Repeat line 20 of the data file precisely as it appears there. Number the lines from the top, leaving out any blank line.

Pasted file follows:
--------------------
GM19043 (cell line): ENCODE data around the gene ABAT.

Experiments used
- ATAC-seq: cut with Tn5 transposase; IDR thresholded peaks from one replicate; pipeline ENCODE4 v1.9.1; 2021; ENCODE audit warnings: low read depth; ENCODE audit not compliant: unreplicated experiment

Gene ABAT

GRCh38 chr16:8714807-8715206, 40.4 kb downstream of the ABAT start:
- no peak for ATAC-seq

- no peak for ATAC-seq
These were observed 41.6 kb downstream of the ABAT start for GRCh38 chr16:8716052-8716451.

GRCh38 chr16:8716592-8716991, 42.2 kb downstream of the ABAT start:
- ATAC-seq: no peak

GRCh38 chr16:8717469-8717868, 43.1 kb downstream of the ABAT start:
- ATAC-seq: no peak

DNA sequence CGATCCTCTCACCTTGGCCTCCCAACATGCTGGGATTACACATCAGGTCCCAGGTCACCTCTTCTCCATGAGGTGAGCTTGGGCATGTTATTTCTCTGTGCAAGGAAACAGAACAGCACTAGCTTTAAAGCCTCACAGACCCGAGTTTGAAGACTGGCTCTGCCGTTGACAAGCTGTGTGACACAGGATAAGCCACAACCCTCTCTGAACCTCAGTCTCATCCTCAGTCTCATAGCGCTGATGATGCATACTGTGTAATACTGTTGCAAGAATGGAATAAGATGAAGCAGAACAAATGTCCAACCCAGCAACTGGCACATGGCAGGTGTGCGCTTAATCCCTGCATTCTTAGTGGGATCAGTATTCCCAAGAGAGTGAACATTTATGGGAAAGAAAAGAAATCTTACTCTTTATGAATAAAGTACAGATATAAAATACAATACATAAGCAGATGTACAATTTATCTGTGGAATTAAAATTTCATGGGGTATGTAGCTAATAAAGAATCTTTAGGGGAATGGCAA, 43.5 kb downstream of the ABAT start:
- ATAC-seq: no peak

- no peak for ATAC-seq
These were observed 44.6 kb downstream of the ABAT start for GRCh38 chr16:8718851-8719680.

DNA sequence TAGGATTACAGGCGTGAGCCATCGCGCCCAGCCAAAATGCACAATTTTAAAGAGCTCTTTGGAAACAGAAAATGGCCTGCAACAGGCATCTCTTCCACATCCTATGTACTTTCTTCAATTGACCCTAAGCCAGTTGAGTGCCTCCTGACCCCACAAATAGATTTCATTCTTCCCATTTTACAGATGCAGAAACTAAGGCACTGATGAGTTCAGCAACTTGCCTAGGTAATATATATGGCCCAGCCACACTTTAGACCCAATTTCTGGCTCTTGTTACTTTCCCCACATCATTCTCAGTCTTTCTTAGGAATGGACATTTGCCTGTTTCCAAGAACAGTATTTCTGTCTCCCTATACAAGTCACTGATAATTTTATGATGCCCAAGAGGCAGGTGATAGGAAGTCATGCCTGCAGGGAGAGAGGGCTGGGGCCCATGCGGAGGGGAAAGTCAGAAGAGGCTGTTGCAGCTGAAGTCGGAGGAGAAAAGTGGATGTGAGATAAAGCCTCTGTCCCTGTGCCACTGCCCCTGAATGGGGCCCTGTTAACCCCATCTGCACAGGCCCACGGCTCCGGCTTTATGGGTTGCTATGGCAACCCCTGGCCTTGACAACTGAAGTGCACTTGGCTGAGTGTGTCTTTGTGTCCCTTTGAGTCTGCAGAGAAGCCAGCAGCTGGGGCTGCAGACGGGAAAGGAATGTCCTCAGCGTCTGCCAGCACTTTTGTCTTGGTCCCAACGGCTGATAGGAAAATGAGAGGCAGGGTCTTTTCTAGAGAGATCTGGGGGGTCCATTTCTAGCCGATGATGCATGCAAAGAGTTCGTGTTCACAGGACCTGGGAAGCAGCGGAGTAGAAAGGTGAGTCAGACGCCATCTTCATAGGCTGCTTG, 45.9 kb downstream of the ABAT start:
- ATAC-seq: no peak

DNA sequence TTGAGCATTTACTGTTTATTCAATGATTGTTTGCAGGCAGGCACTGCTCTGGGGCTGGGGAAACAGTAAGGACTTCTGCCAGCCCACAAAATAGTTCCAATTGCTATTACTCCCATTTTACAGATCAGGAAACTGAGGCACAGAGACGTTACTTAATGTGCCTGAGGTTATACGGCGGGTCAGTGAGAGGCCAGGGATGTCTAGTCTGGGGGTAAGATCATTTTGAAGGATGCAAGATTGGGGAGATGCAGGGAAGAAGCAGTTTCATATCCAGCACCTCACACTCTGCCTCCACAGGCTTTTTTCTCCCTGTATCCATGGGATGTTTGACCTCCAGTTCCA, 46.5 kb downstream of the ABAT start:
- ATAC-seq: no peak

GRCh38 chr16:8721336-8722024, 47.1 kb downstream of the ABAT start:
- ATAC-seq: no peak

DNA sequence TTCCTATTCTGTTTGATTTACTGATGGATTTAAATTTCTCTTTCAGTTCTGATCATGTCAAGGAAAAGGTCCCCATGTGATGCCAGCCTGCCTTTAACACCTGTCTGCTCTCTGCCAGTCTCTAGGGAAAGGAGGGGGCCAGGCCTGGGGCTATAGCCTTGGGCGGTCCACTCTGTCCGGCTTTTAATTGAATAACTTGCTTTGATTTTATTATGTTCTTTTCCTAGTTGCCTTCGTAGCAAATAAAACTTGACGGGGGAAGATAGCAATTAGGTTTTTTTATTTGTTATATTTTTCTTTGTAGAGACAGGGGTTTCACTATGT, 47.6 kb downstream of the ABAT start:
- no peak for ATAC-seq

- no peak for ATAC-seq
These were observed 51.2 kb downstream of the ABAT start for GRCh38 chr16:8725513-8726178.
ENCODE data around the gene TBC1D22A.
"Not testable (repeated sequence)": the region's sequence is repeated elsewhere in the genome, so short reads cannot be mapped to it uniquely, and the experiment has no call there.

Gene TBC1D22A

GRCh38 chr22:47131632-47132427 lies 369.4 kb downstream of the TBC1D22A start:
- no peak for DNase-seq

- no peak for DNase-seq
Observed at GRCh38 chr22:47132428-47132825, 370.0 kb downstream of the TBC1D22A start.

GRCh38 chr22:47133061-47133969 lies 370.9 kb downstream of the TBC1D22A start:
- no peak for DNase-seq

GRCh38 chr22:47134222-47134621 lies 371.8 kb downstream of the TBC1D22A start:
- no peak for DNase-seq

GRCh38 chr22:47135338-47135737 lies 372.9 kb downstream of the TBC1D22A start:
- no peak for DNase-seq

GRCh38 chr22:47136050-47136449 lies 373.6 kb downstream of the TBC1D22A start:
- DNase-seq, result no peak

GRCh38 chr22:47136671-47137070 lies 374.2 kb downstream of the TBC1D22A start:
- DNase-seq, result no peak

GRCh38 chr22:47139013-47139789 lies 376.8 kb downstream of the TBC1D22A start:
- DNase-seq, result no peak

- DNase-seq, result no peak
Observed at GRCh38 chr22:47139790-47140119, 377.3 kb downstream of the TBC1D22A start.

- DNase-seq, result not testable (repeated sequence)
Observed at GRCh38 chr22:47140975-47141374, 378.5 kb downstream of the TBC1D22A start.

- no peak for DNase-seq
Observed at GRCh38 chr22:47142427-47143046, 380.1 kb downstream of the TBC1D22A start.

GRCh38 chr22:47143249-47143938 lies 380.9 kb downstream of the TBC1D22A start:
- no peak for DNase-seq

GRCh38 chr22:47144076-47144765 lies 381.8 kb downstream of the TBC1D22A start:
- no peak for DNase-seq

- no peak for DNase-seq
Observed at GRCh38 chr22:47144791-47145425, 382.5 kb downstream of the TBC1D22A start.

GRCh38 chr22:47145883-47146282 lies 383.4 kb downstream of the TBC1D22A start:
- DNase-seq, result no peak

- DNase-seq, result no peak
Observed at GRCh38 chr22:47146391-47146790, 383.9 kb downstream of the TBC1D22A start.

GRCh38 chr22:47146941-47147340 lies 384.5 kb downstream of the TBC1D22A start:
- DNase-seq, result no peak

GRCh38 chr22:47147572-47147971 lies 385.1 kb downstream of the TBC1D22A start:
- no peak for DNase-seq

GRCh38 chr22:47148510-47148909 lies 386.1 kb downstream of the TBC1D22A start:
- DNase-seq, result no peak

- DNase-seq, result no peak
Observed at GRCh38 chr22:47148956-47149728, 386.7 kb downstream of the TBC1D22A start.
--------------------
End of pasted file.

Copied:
- ATAC-seq: no peak